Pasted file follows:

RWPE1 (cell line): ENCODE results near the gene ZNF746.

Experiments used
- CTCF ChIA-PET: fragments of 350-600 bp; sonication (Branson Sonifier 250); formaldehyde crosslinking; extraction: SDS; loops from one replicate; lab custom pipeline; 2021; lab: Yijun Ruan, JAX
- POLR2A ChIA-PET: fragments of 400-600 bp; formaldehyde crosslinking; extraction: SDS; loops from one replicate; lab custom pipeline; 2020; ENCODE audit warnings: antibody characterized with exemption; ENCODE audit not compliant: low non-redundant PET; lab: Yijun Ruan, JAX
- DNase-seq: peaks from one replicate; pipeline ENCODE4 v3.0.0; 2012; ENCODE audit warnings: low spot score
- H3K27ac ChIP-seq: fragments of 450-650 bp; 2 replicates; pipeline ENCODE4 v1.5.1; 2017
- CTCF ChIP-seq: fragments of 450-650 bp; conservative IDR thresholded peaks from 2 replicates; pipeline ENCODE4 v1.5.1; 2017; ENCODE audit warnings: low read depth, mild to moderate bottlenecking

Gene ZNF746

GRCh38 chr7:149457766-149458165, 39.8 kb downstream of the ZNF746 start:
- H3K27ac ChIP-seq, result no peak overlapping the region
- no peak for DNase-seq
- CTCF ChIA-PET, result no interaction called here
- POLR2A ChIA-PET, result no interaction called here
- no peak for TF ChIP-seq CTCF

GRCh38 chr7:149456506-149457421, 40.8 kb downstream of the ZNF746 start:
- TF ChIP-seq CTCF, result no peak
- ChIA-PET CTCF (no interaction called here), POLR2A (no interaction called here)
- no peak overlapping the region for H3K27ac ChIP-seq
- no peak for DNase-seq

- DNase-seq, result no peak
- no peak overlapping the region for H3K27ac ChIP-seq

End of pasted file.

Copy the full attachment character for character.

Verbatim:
RWPE1 (cell line): ENCODE results near the gene ZNF746.

Experiments used
- CTCF ChIA-PET: fragments of 350-600 bp; sonication (Branson Sonifier 250); formaldehyde crosslinking; extraction: SDS; loops from one replicate; lab custom pipeline; 2021; lab: Yijun Ruan, JAX
- POLR2A ChIA-PET: fragments of 400-600 bp; formaldehyde crosslinking; extraction: SDS; loops from one replicate; lab custom pipeline; 2020; ENCODE audit warnings: antibody characterized with exemption; ENCODE audit not compliant: low non-redundant PET; lab: Yijun Ruan, JAX
- DNase-seq: peaks from one replicate; pipeline ENCODE4 v3.0.0; 2012; ENCODE audit warnings: low spot score
- H3K27ac ChIP-seq: fragments of 450-650 bp; 2 replicates; pipeline ENCODE4 v1.5.1; 2017
- CTCF ChIP-seq: fragments of 450-650 bp; conservative IDR thresholded peaks from 2 replicates; pipeline ENCODE4 v1.5.1; 2017; ENCODE audit warnings: low read depth, mild to moderate bottlenecking

Gene ZNF746

GRCh38 chr7:149457766-149458165, 39.8 kb downstream of the ZNF746 start:
- H3K27ac ChIP-seq, result no peak overlapping the region
- no peak for DNase-seq
- CTCF ChIA-PET, result no interaction called here
- POLR2A ChIA-PET, result no interaction called here
- no peak for TF ChIP-seq CTCF

GRCh38 chr7:149456506-149457421, 40.8 kb downstream of the ZNF746 start:
- TF ChIP-seq CTCF, result no peak
- ChIA-PET CTCF (no interaction called here), POLR2A (no interaction called here)
- no peak overlapping the region for H3K27ac ChIP-seq
- no peak for DNase-seq

- DNase-seq, result no peak
- no peak overlapping the region for H3K27ac ChIP-seq